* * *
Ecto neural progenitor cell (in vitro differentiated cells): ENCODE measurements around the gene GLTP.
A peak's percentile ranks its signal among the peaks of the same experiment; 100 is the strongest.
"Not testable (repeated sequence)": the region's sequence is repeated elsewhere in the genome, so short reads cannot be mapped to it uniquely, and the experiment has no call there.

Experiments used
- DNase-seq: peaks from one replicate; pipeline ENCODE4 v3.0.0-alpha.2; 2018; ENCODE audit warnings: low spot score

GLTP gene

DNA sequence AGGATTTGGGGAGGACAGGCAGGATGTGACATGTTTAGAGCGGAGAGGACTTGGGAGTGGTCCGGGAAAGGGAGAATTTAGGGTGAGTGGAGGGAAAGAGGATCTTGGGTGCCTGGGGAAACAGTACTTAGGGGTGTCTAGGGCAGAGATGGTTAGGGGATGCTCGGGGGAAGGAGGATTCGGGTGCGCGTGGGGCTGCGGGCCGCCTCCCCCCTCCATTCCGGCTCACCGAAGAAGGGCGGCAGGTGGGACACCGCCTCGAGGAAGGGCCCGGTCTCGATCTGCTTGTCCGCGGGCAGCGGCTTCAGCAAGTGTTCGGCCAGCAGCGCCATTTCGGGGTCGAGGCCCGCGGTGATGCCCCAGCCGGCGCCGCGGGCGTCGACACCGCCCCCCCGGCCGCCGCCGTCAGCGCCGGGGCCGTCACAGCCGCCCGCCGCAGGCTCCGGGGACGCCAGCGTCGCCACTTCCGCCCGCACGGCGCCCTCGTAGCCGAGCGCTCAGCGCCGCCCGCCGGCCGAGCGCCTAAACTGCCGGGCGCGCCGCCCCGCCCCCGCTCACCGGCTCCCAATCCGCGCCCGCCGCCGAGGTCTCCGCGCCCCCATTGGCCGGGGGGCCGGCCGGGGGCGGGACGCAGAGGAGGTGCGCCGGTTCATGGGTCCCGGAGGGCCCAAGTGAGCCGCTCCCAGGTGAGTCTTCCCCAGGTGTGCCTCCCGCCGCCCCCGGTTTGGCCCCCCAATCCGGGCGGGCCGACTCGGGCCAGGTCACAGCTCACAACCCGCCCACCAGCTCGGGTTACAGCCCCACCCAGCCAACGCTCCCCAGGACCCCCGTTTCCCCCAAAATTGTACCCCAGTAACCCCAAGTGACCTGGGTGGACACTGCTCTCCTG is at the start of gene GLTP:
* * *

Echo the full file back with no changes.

Ecto neural progenitor cell (in vitro differentiated cells): ENCODE measurements around the gene GLTP.
A peak's percentile ranks its signal among the peaks of the same experiment; 100 is the strongest.
"Not testable (repeated sequence)": the region's sequence is repeated elsewhere in the genome, so short reads cannot be mapped to it uniquely, and the experiment has no call there.

Experiments used
- DNase-seq: peaks from one replicate; pipeline ENCODE4 v3.0.0-alpha.2; 2018; ENCODE audit warnings: low spot score

GLTP gene

DNA sequence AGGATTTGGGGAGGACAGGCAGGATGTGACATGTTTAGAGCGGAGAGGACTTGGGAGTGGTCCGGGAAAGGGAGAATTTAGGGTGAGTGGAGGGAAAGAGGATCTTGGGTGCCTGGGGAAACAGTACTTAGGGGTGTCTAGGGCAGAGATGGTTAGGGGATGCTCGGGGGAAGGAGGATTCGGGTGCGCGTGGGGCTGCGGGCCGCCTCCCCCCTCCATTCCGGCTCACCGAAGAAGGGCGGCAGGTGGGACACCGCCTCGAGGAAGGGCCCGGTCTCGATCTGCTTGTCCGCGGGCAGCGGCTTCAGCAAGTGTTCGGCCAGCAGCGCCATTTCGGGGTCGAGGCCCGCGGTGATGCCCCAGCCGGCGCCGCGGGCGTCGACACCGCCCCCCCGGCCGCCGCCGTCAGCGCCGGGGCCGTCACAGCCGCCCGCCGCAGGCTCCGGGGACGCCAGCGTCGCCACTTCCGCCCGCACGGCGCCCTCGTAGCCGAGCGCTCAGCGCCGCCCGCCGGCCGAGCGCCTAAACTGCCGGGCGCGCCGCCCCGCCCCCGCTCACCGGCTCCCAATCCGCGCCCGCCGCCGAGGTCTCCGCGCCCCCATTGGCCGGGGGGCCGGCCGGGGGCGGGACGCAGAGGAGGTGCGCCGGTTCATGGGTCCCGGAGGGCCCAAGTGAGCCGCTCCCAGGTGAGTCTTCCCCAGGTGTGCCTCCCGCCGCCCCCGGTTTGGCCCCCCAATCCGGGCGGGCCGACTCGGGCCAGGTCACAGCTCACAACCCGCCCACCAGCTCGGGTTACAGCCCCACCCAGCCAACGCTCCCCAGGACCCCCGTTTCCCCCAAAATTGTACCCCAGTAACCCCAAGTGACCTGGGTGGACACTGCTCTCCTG is at the start of gene GLTP: